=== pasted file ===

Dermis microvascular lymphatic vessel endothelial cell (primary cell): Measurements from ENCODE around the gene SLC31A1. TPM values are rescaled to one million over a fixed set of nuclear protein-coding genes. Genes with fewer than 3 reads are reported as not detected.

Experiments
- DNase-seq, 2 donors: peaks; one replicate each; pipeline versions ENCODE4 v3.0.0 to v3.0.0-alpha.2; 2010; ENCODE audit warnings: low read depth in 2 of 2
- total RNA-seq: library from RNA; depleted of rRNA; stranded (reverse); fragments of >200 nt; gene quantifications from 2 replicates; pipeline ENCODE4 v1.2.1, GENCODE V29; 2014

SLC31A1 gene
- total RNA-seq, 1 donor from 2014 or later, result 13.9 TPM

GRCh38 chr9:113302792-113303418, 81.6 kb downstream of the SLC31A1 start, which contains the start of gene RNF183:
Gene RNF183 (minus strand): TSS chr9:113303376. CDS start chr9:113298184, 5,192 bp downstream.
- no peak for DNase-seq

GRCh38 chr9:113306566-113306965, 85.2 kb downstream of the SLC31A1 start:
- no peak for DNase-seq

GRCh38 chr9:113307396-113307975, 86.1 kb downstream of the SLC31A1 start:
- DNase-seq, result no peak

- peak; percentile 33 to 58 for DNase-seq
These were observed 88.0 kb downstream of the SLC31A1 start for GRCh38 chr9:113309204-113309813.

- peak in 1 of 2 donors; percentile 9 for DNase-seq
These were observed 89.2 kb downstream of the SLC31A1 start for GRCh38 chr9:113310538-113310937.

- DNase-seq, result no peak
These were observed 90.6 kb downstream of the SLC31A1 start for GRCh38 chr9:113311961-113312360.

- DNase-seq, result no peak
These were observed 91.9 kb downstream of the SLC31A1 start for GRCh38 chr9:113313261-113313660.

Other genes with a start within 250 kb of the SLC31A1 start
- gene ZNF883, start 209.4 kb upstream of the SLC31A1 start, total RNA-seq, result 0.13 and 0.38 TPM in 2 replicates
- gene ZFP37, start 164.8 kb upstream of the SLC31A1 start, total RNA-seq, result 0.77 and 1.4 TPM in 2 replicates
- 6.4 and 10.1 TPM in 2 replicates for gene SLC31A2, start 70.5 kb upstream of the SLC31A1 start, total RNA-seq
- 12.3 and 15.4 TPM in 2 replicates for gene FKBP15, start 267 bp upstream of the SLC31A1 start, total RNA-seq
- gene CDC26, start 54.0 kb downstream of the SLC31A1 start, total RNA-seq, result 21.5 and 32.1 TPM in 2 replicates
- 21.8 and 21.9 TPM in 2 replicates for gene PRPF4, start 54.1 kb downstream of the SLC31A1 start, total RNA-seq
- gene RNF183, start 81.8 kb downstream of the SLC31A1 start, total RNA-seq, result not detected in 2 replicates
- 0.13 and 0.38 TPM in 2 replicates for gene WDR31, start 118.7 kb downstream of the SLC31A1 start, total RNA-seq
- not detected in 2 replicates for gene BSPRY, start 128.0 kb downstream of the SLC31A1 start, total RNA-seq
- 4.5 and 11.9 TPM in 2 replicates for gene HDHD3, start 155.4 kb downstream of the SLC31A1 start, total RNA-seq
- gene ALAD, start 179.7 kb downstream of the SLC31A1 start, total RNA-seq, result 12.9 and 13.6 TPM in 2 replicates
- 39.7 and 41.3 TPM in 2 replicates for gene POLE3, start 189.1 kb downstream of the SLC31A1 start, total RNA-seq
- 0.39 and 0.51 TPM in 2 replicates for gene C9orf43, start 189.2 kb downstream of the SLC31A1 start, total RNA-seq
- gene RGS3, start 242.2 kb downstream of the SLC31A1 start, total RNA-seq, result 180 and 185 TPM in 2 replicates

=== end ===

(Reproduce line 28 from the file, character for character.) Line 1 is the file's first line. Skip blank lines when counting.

- 21.8 and 21.9 TPM in 2 replicates for gene PRPF4, start 54.1 kb downstream of the SLC31A1 start, total RNA-seq